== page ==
Johnson is rootin' and diggin' for Columbus victory. COLUMBUS, Ohio -- Kurt Johnson drove eight miles last week preparing for this weekend's Pontiac Excitement Nationals presented by Summit Racing. By stock car standards, eight miles is just a...
Johnson is rootin' and diggin' for Columbus victory.
COLUMBUS, Ohio -- Kurt Johnson drove eight miles last week preparing for this weekend's Pontiac Excitement Nationals presented by Summit Racing. By stock car standards, eight miles is just a warm-up -- but for a Pro Stock drag racer, 32 quarter-mile passes in two days is a serious workout.
Johnson conducted a marathon tire test last week at Atlanta Dragway in Commerce, Ga. Then after returning to his top-secret shop in Sugar Hill, Ga., K.J. concentrated on research and development for several promising new engine projects.
"We're in full R&D mode -- that's rootin' and diggin'," said Johnson. "I made 32 runs last week in my ACDelco Cavalier and in Mark Whisnant's car. It was 90 degrees at the track, and I was jumping from one car to the other. After two days of that, I was beat."
The hard work paid off when Kurt's Cavalier ran some exceptional times under extremely adverse conditions.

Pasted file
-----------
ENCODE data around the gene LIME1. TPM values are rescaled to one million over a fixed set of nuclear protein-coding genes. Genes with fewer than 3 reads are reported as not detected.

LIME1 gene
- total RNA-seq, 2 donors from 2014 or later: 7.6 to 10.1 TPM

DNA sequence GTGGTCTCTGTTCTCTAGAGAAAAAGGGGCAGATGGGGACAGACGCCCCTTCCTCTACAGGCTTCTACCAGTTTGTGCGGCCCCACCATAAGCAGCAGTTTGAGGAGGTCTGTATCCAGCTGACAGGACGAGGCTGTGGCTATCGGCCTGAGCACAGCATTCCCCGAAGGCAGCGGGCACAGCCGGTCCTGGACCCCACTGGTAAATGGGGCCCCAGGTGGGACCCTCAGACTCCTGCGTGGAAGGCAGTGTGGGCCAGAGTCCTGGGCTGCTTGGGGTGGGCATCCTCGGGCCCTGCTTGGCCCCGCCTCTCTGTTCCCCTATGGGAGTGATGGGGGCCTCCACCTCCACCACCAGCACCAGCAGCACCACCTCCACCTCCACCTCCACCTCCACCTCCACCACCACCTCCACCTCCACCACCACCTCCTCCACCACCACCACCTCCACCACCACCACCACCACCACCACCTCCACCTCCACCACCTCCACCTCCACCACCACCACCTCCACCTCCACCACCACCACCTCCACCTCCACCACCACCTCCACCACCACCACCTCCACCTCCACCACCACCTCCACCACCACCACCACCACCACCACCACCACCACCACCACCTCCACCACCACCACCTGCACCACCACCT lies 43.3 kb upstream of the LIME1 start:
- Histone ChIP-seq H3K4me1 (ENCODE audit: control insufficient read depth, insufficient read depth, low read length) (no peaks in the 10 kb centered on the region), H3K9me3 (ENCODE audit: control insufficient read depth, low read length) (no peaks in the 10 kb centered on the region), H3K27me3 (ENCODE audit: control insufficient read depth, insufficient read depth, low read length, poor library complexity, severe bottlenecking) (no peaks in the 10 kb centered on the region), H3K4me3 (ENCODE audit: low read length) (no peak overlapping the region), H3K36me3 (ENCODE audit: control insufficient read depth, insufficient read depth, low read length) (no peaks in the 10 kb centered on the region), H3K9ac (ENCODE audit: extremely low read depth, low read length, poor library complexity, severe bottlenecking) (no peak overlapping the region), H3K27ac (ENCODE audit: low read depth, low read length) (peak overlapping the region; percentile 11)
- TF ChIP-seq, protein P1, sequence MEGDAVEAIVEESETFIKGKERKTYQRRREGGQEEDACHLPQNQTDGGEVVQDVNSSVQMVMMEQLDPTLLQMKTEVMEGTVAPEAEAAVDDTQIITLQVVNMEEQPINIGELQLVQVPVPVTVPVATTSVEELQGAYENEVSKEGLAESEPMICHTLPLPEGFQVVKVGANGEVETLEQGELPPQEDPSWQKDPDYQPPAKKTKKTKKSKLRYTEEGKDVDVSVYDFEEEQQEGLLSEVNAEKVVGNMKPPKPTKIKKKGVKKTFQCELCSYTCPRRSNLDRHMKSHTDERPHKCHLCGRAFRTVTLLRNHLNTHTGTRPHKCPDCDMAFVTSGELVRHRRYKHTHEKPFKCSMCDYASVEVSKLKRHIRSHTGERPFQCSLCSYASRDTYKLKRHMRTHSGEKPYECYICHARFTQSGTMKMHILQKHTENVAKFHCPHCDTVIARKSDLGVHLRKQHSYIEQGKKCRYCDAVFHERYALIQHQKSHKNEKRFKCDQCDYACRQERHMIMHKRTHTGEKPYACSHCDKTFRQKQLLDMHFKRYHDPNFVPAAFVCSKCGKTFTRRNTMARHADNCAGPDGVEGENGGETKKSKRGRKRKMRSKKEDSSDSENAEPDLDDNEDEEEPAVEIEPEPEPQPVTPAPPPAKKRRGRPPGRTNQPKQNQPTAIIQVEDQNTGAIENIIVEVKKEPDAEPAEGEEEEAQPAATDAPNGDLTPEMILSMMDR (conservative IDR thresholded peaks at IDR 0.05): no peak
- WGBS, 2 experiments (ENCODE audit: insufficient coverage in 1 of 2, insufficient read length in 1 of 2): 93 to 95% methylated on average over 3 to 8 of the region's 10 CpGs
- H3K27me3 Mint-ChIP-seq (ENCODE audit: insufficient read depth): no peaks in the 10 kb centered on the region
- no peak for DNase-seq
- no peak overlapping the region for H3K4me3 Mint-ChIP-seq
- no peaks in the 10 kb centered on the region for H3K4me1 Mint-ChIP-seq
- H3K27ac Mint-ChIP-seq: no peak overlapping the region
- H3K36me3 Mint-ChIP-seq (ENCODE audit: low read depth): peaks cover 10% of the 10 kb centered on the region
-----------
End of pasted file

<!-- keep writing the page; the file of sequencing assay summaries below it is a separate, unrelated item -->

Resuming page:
"We pulled our new race motor off the dyno, bolted it in the car, and ran 6.93," K.J. reported. "I think we have something that will pick up our performance in Columbus."
That is just what the doctor ordered. Kurt is coming off a tough three-week road trip that produced only a single round win and one DNQ.
"I think we're back on track now," he commented. "The car ran well in Chicago and in last week's test. We haven't had to change the suspension in the last two outings, which has allowed us to concentrate on the clutch setup and gear ratios.
"It's not easy for anyone in Pro Stock these days," Kurt continued. "You see drivers win one week and then not qualify the next week. It's been up and down for everyone."
Kurt notched a runner-up finish to his father in his first appearance at National Trail Raceway in 1993. Since then he's struggled on the venerable Ohio quarter-mile, recording a string of first- and second-round losses.
"The track has aged over the last few years and it's a little rough," he noted. "It's a matter of adapting the car to the race track to get from second gear to the finish line. I'm optimistic. We'll get our report card in the qualifying sessions on Friday."